(Updates to add share prices in fifth paragraph.)
June 3 (Bloomberg) -- Harmony Gold Mining Co.’s Papua New Guinea mine is shaping up to be the world’s third-richest gold and copper deposit, raising speculation its partner in the venture, Newcrest Mining Ltd., may make a takeover bid.
“I understand they’ve tried to buy it off Harmony and Harmony is obviously not selling it,” said Prasad Patkar, who helps manage about $1.8 billion at Platypus Asset Management Ltd., including shares in Melbourne-based Newcrest. “One option for them is to buy Harmony out completely and then spin out all of the other assets.”
The partners are set to give an update as early as July on the potential size of the Wafi-Golpu deposit, which they’ve compared with Freeport-McMoran Copper & Gold Inc.’s Grasberg mine, site of the world’s largest recoverable reserves of copper and the biggest single gold reserve. Harmony shares rose to the highest in more than two years in April as optimism for the project triggered takeover speculation.
“Every major copper company in the world would be interested, along with every major gold company,” said Jo Battershill, an analyst at UBS AG in Sydney.
Newcrest fell 0.3 percent to A$38.65 at 10:27 a.m. in Sydney trading, down 4.4 percent since the start of the year. Harmony fell 1 percent yesterday in Johannesburg.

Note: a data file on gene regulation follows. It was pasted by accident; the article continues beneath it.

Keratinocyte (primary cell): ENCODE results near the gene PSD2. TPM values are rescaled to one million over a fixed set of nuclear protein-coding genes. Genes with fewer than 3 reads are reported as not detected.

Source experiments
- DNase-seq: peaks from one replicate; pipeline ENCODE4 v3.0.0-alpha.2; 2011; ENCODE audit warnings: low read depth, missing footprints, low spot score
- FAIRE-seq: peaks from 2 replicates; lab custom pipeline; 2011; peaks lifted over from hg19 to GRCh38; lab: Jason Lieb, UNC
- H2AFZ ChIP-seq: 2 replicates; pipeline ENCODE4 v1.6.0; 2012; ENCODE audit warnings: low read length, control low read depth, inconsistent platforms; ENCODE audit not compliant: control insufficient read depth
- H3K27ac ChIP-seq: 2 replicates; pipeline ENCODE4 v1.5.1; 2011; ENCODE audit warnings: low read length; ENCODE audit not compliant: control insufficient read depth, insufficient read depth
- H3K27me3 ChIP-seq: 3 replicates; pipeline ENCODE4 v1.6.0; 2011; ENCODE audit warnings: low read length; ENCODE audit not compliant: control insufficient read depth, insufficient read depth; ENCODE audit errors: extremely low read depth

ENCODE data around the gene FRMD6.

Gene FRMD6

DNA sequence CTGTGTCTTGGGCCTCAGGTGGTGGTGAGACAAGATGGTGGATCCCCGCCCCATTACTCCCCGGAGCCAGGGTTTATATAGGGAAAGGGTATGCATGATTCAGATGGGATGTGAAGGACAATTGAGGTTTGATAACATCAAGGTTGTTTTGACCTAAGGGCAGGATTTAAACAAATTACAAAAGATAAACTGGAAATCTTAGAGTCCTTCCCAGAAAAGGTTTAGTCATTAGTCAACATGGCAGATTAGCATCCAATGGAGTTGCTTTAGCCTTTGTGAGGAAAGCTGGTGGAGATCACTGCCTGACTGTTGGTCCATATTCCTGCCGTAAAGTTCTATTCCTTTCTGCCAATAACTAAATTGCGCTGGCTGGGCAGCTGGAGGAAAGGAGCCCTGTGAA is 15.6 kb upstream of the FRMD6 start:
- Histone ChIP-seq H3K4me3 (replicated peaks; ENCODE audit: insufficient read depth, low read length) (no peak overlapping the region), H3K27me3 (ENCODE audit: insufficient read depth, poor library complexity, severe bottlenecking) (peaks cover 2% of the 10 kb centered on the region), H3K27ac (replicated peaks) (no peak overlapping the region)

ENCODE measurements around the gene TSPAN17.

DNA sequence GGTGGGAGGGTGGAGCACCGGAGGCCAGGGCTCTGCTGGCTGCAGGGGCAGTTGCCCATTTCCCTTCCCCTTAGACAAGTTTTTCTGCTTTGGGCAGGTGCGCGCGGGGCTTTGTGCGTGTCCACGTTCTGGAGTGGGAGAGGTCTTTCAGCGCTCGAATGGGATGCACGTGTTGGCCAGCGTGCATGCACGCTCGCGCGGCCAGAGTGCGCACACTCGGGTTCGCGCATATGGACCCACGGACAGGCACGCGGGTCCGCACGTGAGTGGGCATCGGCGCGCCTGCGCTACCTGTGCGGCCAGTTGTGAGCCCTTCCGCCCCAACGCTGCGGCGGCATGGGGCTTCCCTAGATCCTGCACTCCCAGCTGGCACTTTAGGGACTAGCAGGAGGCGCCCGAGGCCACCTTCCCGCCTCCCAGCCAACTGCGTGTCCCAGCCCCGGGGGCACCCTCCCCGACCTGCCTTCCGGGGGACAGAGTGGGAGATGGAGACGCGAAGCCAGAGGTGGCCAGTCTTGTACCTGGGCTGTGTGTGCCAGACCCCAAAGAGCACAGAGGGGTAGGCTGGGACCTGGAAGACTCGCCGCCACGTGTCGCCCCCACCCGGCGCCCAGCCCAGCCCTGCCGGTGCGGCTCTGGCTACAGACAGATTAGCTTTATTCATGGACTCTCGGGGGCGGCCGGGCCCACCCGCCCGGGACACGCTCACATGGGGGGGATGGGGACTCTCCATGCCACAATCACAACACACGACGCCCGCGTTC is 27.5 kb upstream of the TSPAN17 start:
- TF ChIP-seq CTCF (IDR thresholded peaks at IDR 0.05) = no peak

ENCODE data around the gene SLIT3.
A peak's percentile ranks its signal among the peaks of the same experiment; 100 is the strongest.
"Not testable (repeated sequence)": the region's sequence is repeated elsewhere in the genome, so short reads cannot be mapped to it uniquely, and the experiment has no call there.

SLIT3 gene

Gold reached a record last month and has risen for 10 straight years, driving acquisitions last year to the highest since at least 1998. Copper rose to a record in February. A lack of new projects is forcing gold and copper producers to expand through acquisitions, BlackRock Inc., owner of the world’s largest mining fund and third-largest shareholder in Harmony, said last year.
Newcrest doesn’t respond to speculation, spokeswoman Kerrina Watson said by phone. Johannesburg-based Harmony doesn’t comment on speculation, spokeswoman Marian van der Walt said in an e-mail.
Wafi-Golpu is valued at about A$9.3 billion ($9.9 billion), Deutsche Bank AG said in a report. Only Grasberg, in neighboring Indonesia, and Ivanhoe Mines Ltd.’s Oyu Tolgoi deposit in Mongolia, contain higher gold-equivalent ounces per ton of ore, Harmony said in a March presentation.
“Golpu is the first major copper discovery in 20 years, the richest in 20 years” said James Bruce, who helps manage $3.5 billion at Perpetual Ltd., including Newcrest shares.
First production is scheduled to start in 2016 and the “massive” ore body, located in mountains about 80 kilometers (50 miles) from the port of Lae, may cost about $5 billion to develop, Goldman Sachs & Partners Australia Pty. has estimated.
Harmony is trading at 36 times estimated earnings, the most of the 14 members in the BI GL Senior Gold index of global producers. It’s the best performing gold company in the Bloomberg World Mining Index in the past three months.
Harmony’s Chief Executive Officer Graham Briggs, struggling with aging mines and rising costs in South Africa, said in April that the company hasn’t been approached about any takeover.